Original Paper

World Journal of Microbiology and Biotechnology

, Volume 24, Issue 7, pp 1159-1167

First online:

Bacterial community diversity assessment in municipal solid waste compost amended soil using DGGE and ARISA fingerprinting methods

  • Hanene CherifAffiliated withLaboratoire Eau et Environnent, Institut National Recherche Scientifique & Technique Email author 
  • , Hadda OuzariAffiliated withLaboratoire Eau et Environnent, Institut National Recherche Scientifique & Technique
  • , Massimo MarzoratiAffiliated withDipartimento di Scienze e Tecnologie Alimentari e Microbiologiche, Università degli Studi di Milano
  • , Lorenzo BrusettiAffiliated withDipartimento di Scienze e Tecnologie Alimentari e Microbiologiche, Università degli Studi di Milano
  • , Naceur JedidiAffiliated withLaboratoire Eau et Environnent, Institut National Recherche Scientifique & Technique
  • , Abdennaceur HassenAffiliated withLaboratoire Eau et Environnent, Institut National Recherche Scientifique & Technique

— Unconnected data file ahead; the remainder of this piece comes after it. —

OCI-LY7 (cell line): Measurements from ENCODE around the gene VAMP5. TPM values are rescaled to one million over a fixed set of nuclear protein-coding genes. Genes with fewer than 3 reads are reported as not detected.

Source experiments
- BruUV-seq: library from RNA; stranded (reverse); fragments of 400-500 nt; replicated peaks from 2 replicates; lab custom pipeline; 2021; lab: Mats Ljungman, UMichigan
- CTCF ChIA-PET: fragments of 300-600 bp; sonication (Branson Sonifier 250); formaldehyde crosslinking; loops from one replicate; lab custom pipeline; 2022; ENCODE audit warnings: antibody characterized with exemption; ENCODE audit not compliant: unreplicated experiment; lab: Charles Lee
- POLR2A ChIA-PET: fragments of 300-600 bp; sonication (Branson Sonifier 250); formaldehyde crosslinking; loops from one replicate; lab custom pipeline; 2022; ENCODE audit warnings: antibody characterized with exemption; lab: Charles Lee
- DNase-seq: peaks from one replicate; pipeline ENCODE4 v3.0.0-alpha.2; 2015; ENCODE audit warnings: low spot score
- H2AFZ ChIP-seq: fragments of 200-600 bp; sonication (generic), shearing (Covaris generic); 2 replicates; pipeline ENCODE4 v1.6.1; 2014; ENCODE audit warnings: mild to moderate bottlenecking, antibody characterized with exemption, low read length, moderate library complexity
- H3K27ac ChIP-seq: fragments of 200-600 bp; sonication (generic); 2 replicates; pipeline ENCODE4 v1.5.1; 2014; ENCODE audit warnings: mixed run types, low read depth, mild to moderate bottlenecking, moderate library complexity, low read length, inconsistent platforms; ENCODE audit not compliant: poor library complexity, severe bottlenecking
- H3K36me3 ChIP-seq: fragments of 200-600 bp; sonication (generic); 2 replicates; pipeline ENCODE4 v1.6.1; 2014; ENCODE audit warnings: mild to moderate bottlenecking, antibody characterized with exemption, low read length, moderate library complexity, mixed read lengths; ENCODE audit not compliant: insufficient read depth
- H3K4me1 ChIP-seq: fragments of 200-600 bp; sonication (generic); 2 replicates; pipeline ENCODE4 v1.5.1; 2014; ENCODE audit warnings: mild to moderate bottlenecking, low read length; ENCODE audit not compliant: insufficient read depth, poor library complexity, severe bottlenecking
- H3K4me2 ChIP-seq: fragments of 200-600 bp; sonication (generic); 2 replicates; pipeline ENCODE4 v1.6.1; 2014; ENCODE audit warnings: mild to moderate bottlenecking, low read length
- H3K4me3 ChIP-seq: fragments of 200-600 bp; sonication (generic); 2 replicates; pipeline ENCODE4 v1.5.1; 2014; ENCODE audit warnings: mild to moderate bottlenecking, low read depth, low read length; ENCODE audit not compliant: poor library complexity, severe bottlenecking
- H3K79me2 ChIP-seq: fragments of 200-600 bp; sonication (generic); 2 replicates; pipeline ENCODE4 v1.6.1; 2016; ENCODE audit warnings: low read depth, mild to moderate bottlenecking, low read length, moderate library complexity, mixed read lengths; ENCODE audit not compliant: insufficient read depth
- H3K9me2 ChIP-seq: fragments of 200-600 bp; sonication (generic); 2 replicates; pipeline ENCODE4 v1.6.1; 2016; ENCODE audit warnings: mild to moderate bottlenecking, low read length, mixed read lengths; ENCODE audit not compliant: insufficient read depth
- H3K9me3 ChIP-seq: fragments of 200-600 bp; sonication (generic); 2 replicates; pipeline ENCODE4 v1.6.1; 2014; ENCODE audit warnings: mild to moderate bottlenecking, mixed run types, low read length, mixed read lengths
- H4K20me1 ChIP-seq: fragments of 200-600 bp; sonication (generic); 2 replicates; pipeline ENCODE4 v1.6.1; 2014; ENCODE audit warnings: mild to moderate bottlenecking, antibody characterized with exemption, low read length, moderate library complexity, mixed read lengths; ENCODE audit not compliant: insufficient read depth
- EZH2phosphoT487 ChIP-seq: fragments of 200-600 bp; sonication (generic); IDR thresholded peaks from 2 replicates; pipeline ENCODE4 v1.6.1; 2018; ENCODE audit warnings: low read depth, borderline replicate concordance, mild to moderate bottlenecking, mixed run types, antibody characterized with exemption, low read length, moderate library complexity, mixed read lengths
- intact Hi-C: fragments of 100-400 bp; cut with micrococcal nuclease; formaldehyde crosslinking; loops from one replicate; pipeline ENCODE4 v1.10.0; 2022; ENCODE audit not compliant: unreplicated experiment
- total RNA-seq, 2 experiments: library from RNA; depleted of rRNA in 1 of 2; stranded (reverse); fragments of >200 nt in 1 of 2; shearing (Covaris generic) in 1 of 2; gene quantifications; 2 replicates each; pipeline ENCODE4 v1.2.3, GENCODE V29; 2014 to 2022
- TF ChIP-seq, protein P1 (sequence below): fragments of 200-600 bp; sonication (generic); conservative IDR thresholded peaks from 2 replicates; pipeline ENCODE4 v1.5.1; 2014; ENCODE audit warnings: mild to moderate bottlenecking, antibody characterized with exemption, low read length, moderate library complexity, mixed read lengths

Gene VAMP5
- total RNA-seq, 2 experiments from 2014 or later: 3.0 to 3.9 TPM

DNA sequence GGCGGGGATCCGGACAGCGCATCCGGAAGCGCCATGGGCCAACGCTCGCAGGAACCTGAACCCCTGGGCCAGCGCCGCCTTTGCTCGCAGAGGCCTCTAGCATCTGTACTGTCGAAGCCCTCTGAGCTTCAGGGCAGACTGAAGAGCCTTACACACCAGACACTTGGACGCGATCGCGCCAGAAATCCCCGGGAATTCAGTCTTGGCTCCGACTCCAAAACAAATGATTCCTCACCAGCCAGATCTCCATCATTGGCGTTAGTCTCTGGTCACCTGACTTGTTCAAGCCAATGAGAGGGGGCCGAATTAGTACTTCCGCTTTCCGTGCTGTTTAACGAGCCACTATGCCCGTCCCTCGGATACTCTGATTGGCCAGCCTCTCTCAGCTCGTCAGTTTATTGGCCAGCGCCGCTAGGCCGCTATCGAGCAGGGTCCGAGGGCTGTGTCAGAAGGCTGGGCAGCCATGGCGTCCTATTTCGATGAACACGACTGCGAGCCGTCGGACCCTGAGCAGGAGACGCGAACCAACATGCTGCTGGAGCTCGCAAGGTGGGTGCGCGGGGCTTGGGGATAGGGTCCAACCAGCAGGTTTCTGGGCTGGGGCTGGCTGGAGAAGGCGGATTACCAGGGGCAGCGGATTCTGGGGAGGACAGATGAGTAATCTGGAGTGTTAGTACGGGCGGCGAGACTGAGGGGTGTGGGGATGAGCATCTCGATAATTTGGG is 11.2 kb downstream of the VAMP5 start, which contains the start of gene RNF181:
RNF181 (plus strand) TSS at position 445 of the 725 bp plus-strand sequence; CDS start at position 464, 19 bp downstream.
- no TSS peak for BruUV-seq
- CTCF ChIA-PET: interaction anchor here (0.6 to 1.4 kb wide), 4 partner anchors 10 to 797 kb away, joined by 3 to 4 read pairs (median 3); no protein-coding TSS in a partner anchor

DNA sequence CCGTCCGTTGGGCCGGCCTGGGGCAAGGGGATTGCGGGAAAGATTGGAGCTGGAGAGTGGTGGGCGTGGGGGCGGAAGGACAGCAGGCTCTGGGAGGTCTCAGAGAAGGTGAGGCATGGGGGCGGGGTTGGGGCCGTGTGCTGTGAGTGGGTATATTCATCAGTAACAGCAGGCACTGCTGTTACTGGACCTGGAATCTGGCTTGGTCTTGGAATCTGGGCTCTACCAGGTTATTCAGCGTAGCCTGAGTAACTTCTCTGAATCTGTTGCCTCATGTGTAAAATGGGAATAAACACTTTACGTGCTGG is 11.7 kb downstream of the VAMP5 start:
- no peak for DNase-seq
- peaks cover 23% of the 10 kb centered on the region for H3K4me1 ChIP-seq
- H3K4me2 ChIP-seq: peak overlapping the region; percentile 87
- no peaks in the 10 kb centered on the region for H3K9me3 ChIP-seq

• , Daniele DaffonchioAffiliated withDipartimento di Scienze e Tecnologie Alimentari e Microbiologiche, Università degli Studi di Milano

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Abstract

Bacterial community structure and diversity of Tunisian agricultural soil treated with different amounts of municipal solid waste compost (MSWC) and other fertilizers were studied using DGGE and ARISA fingerprinting methods. Sequence analysis of dominant DGGE bands revealed the presence of three major clusters, Cytophaga/Flexibacter/Bacteroides (CFB) group, Proteobacteria and Acidobacteria group. Using ARISA profiles, dominant populations were assigned to low and high GC Gram positive bacteria, Cyanobacteria, Spirochetes and Cytophagales. The two methods revealed the absence of significant bacterial community shifts related to the different MSWC applications. Moreover, indigenous bacterial population of the used loam-clayey soil was observed to limit proliferation and survival of Proteobacteria, initially dominant in MSWC and farmyard manure. Effectiveness of the two methods for soil bacterial community studying was shown. While DGGE was more accurate for bacterial identification, ARISA was more practical for handling and rapid estimation of dominant bacteria.

Keywords

ARISA Bacterial community structure Compost DGGE